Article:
Dylan Baldi says he's happy. Yet, his music isn't a good indicator. The thing is, that's not bad at all.

Just four days after the release of Cloud Nothings' triumphantly raucous Here and Nowhere Else, I spy Baldi coyly smoking in front of Albany's The Low Beat, where the band are to play in a few hours. He's black-clad and soft-spoken, his demeanor calm and cool. I congratulate him on the new record and he politely reciprocates.

When I see him again, he's just finished hauling an amp over half his size on stage, before chatting with a nearby fan who shares an embarrassing story with him about missing the band's show in the area a few years prior. Baldi chuckles and continues soundcheck, not too soon before the rest of the band joins him on the small stage.

Cloud Nothings waste no time, and after a short, obligatory intro of "Hi, we're Cloud Nothings," they kick right into "Quieter Today." The room begins to shake, and when Baldi croons the opening lyrics, it's cataclysmic. Bodies push, shove and fly, cascading over each other with no worries in mind.

Unlike most bands who might play only a handful of new tracks live to safely test the waters, Cloud Nothings really go for it, playing all of Here and Nowhere Else. Although not concisely front to back, the band fly through songs like "Now Hear In" and "Psychic Trauma" with aggression and ease, evidently transforming speeding time signatures into child's play.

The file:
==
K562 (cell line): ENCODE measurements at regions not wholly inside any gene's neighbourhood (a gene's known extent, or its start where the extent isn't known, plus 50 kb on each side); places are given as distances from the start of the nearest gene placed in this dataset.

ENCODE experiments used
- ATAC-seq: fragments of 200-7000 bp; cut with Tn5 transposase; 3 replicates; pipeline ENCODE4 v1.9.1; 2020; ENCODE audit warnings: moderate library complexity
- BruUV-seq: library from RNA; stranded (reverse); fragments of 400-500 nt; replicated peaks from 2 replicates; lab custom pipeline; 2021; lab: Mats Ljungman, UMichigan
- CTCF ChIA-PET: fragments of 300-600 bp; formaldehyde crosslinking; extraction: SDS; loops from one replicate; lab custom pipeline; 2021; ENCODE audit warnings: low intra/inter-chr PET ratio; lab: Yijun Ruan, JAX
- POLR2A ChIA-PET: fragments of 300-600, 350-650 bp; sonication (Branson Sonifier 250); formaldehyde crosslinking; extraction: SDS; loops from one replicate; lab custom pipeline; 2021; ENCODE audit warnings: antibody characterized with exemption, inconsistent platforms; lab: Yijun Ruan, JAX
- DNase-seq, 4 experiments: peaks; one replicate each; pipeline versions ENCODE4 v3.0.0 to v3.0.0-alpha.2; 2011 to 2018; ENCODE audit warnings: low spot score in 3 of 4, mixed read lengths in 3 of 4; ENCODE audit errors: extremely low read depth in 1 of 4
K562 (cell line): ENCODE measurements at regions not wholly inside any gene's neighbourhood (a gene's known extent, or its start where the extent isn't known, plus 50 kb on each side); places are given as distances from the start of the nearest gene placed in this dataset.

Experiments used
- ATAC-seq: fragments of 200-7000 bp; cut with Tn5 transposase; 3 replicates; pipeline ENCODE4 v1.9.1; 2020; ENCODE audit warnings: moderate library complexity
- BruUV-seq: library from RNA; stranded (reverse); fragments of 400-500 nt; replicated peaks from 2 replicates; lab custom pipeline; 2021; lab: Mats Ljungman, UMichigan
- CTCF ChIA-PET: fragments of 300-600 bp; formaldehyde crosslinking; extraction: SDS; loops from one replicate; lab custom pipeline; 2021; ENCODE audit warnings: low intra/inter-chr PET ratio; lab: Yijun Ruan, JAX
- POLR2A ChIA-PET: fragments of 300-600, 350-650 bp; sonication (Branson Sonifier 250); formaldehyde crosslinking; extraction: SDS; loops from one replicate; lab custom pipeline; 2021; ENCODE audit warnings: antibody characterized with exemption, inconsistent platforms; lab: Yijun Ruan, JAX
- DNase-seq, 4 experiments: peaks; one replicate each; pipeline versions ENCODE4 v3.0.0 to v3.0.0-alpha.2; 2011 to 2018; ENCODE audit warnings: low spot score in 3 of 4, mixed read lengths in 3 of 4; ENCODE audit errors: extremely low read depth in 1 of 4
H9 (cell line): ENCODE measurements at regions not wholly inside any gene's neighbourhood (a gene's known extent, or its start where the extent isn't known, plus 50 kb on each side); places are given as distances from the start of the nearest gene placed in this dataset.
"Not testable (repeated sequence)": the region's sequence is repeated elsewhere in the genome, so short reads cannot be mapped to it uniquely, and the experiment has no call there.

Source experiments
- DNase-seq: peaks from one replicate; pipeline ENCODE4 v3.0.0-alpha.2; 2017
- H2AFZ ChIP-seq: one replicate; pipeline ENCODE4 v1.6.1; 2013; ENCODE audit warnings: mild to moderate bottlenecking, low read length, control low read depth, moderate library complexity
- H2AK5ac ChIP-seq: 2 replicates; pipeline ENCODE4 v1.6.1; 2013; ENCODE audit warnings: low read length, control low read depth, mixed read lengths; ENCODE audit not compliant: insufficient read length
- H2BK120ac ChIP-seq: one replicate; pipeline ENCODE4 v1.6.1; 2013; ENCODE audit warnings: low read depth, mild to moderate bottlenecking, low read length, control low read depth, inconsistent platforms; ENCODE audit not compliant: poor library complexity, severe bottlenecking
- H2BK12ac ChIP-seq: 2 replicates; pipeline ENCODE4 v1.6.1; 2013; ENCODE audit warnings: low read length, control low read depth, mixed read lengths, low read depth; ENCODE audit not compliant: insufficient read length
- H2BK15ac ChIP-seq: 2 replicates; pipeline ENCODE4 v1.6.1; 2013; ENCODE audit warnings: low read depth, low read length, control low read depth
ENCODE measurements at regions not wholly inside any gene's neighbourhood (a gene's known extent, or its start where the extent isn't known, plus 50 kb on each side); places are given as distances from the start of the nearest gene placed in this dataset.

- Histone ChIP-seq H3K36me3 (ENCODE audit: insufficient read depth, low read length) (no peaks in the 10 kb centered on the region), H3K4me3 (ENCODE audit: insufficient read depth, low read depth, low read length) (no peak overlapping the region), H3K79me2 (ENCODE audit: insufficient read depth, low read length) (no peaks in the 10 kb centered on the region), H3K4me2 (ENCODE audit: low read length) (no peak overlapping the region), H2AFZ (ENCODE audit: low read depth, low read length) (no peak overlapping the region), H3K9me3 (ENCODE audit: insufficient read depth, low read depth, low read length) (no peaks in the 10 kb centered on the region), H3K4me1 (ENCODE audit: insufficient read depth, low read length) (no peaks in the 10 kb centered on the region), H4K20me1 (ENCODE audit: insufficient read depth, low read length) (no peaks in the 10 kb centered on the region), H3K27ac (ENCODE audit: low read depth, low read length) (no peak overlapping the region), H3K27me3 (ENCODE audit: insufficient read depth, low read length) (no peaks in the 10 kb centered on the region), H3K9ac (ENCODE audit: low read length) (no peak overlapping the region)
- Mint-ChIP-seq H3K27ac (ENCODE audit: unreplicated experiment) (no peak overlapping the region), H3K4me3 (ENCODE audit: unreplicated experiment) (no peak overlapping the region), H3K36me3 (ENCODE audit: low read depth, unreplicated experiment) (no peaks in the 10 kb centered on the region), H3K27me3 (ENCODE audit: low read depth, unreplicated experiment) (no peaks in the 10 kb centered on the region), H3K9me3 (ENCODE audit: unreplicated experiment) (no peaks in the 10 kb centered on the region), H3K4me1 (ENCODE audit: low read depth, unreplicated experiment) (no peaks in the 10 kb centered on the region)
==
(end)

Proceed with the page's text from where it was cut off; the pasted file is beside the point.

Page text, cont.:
In the midst of the new songs, the crowd reaction is unreal. The album's had four days to sink in, yet it seems like years have passed. A couple of tall, well-dressed guys crowd a corner of the stage, shouting Baldi's latest angsty lyrics back with as much ease as the band's back catalog; every note and chord returned with as much energy as exerted. It's really quite a scene.

That's the thing about Cloud Nothings. Born of a scarce breed, they don't rely on eccentric showmanship, an image nor any crazy lighting. They just play music and they do it well. Even after performing in front of thousands at festivals like Coachella, the band still seem more at home in 150-capacity clubs. Maybe it's because when was the last time musicians were able to just be musicians? Gimmicks be damned.

Words + photos by Brooks Ginnan

About the Author

Brooks Ginnan
Brooks Ginnan is the editor of Exiled Music Press. He is usually crying over the fact that we will never see a reunion of The Smiths or Cocteau Twins.

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